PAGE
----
Apr 3, 2019

In 2012, the Supreme Court of British Columbia (“BCSC”) ruled that s. 173 of the Strata Property Act[1](the “Act”) permits the court to order for eviction and forced sale a private strata lot if it is the only practical method to force an owner to comply with strata corporation’s bylaws and the Act.[2]S. 173(1) sets out the powers of the BCSC:

On application by the strata corporation, the Supreme Court may do one or more of the following:

(a) order an owner, tenant or other person to perform a duty he or she is required to perform under this Act, the bylaws or the rules;

(b) order an owner, tenant or other person to stop contravening this Act, the regulations, the bylaws or the rules;

(c) make any other orders it considers necessary to give effect to an order under paragraph (a) or (b).[3]

Under this provision, the BCSC can make an order that an owner perform a duty under the Act or bylaws, or stop contravening the Act or bylaws. It does not explicitly provide that the court can order a strata property owner to sell her property, but the BCSC found this power in s. 173(1)(c).[4] Nevertheless, this last-ditch remedial power has only been used when an owner has failed to comply with a prior order under s. 173(1)(a) or (b). The Owners Strata Plan LMS 2768 v. Jordison, 2013 BCCA 484 [Jordison BCCA] made this clear at para 27:

It is apparent from the language of s. 173 that the Legislature intended by subsection (c) to empower the Supreme Court to make such orders as will be effective in accomplishing the objects mentioned in subsections (a) and (b). According to Jordison, this includes injunctive orders.[5]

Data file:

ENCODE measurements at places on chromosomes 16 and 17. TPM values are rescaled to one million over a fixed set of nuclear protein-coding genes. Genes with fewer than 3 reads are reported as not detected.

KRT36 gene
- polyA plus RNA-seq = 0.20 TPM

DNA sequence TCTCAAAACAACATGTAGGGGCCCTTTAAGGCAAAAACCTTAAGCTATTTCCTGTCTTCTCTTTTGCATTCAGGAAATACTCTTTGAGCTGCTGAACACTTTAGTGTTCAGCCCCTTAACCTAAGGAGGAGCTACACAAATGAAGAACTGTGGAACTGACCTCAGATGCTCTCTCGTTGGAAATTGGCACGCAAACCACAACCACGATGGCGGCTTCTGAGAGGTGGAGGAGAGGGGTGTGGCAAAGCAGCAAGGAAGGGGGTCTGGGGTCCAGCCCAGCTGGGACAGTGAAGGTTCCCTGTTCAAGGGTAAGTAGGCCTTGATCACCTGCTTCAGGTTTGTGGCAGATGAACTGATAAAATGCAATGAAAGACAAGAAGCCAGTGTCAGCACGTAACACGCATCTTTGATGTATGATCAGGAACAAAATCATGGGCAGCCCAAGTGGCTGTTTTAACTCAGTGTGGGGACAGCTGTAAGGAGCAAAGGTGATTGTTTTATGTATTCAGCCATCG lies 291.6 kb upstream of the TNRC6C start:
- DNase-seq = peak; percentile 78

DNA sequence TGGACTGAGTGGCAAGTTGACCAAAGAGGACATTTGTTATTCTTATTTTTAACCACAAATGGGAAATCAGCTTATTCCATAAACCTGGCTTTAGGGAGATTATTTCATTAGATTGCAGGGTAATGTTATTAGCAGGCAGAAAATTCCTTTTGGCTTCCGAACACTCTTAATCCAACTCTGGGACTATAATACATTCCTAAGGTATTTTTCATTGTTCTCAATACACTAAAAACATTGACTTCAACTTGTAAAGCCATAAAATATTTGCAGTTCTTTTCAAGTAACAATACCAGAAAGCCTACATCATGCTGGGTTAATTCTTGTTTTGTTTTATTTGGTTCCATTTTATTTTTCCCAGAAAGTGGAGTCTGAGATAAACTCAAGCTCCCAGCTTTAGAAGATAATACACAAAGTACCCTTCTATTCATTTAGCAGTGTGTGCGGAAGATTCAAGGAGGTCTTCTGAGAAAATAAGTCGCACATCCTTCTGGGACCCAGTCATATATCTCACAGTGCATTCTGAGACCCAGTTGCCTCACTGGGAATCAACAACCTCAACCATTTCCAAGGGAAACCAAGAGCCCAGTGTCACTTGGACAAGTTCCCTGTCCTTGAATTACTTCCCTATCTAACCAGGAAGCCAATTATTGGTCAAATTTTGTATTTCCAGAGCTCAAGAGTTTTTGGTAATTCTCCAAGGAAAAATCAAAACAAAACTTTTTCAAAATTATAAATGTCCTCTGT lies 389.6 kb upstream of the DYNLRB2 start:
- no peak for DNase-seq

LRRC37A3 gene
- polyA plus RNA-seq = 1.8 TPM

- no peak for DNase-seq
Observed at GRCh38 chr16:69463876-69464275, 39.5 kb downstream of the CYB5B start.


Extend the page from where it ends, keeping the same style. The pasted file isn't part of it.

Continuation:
Ultimately, the court’s recent interpretation of s. 173(1)(c) is a drastic change to how academics once viewed condominium law in British Columbia. As Douglas Harris indicates, past academic thought on condominium ownership believed that “an owner could ‘never be evicted’ for problematic behaviour,” but this is no longer the case.[6]

The Owners Strata Plan LMS 2768 v. Jordison, 2012 BCSC 31 [Jordison (2012), BCSC,[7]was the first case in British Columbia where this “enhanced enforcement mechanism” was used to force compliance with the strata corporation’s bylaws and the Act.[8]The BCCA overturned the decision in Jordison(2012), BCSC.[9]The Jordisons were evicted when their continued misconduct brought them back into court in 2013[10]; the BCCA upheld this decision.[11]The Owners, Strata Plan NW 1245 v. Linden, 2017 BCSC 852 [Linden] provides additional guidance on when the courts will order this drastic remedy. Referencing Jordison BCCA, the court in Linden emphasizes that an application for forced sale under s. 173(1)(c) is “essentially a motion for contempt.”[12]

Forced sale is a drastic remedy and the court has only ordered a forced sale under s. 173(1)(c) when the respondents have acted in an ongoing abusive manner towards members of the strata that makes living in the strata inhospitable for other owners and tenants.[13]This is evident in Linden. Members of the strata reported the respondents 26 times for excessive noise between May 16, 2016, and January 30, 2017.[14]In addition, the respondents were accused of numerous incidents of harassment. Pertinent examples include spraying other residents with water, eavesdropping outside of residents’ doors and by their fences, and physically assaulting two residents.[15]The court suggested that forced sale was appropriate and necessary to ensure the safety of the other strata owners and tenants.[16]